The discussion was passionate, overheated, aggressive, and tense. Abortion? Gay marriage? Obamacare? No, the topic was “Deflate-gate,” which clearly has many passionate folks on both sides of the issue, some ultra-loyal Patriots fans and those who hate the handsome millionaire with the supermodel wife (that would be Tom Brady for you non-sports fans).
I began to wonder…just how many people are there whose full-time job is related to sports?
- First, of course, there are all the players for all the professional teams in every sport.
- Next, there are all the players for all of the minor league teams in these sports.
- Each of these teams has coaches, trainers, and equipment staff.
- Then there is the administrative staff, including lawyers, accountants, marketing and media specialists, scouts, and public relations folks.
- And, finally, to ensure that we are aware of every salient sports fact, we have ESPN and all of the other sports communicators that provide 24/7 coverage and multi-faceted analysis of every possible sports detail, backed up by all of the sports radio and newspaper staff in the country, just in case we missed something.
And don’t even get me started on Hollywood and all of those employed to bring us “fake life”. What would we ever do without those brilliant folks who follow them around to ensure that we always know every current event in the lives of these idol-like actors and actresses?
What we have is a veritable army of people who make their living in entertainment of some sort. Now, honestly, this speaks volumes about our country and its economy where so much gainful employment is provided simply to entertain us. However, there is another perspective. Sporting contests are games, the outcomes of which are virtually meaningless in the grand scheme of life. And Hollywood TV shows and movies are not real (I know, for some of you, “breathe…breathe…”)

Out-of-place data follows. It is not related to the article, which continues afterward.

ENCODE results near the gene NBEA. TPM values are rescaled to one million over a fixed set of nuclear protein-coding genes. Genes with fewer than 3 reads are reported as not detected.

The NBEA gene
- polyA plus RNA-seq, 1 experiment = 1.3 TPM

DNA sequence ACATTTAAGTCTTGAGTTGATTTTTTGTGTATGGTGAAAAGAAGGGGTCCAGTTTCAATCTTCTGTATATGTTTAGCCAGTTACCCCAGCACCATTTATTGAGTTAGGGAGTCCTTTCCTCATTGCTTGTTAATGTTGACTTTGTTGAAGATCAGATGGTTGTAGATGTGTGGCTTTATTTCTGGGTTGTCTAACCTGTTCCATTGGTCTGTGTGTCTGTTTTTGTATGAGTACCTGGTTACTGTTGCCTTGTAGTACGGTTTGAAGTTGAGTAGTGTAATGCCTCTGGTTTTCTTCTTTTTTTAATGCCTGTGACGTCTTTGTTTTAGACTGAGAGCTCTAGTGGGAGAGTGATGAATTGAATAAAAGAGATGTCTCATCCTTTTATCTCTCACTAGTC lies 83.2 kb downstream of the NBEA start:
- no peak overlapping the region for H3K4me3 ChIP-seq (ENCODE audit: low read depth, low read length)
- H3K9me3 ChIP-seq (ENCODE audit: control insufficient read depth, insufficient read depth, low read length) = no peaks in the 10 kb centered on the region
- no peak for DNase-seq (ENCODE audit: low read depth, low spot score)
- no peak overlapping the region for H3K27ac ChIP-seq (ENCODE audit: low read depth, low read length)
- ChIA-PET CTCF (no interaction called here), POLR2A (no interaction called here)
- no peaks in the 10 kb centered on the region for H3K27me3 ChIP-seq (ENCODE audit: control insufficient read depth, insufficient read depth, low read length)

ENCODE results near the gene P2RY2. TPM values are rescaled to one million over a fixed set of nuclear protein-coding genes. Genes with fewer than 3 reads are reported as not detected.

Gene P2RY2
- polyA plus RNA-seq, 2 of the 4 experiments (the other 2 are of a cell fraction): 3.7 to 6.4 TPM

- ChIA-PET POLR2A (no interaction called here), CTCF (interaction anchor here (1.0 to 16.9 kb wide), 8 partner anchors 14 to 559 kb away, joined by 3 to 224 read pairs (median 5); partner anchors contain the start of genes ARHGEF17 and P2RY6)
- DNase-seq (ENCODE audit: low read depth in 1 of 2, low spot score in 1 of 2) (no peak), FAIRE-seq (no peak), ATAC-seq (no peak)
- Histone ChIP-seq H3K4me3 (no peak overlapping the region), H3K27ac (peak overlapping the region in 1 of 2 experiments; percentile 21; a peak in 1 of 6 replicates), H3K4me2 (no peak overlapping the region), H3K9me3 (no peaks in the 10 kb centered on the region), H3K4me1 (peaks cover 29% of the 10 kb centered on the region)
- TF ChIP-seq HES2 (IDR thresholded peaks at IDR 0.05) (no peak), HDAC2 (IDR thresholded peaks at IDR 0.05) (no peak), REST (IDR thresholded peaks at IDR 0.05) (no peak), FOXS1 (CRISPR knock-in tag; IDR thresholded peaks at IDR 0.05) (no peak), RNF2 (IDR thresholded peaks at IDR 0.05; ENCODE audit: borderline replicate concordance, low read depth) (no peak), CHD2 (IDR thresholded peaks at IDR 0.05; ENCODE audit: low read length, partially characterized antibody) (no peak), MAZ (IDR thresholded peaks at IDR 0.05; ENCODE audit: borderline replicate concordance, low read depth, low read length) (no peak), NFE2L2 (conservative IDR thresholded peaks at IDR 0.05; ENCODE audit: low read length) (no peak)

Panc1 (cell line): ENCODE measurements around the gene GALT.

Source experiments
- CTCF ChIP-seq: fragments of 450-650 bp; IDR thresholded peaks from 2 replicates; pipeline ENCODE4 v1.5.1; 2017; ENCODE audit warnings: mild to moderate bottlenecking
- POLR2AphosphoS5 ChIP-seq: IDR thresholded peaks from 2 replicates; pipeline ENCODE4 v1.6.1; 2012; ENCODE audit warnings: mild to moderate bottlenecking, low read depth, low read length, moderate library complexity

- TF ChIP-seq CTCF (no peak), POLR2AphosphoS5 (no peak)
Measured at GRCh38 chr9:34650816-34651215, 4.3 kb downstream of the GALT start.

This is all, really, “fake life.” It is truly meaningless, but if we are not careful, it can all become a huge distraction from what is real, important, and, yes, eternal. Compare the passion of a sports nut to the passion of Jesus Christ in John 4. From the context, Jesus is tired, hungry, and thirsty. Yet, he takes time to minister to a woman’s heart, and when food finally comes, his response is not, “Quiet, the game’s on!” Rather it is:
Jesus said to them, “My food is to do the will of Him who sent Me, and to finish His work.
Or how about the Apostle Paul:
1 Corinthians 15:9-10
9) For I am the least of the apostles, who am not worthy to be called an apostle, because I persecuted the church of God.
10) But by the grace of God I am what I am, and His grace toward me was not in vain; but I labored more abundantly than they all, yet not I, but the grace of God which was with me.
These men needed downtime also, but their passion was to serve God and labor for the things that are important in life. So where do we stand? I enjoy entertainment and downtime myself; yet I also lament not having enough time to pray and study God’s Word. Now, of course, it’s not my job to judge anyone else, but it certainly is my job to examine myself to be sure my priorities are straight and that my passions are well-placed.
Some thoughts to ponder:
- How much time, energy, and passion do I devote to “fake life?”
- When I finally get to see Jesus, will he be impressed at how many sports statistics I can quote?
- And, finally, when the Lord Jesus does return, will I feel pangs of regret because, honestly, I could have spent more time on my Heavenly Father’s work than on meaningless “fake” endeavors?
I could go on and on, of course, but I should probably wrap this up; after all, the game’s about to begin….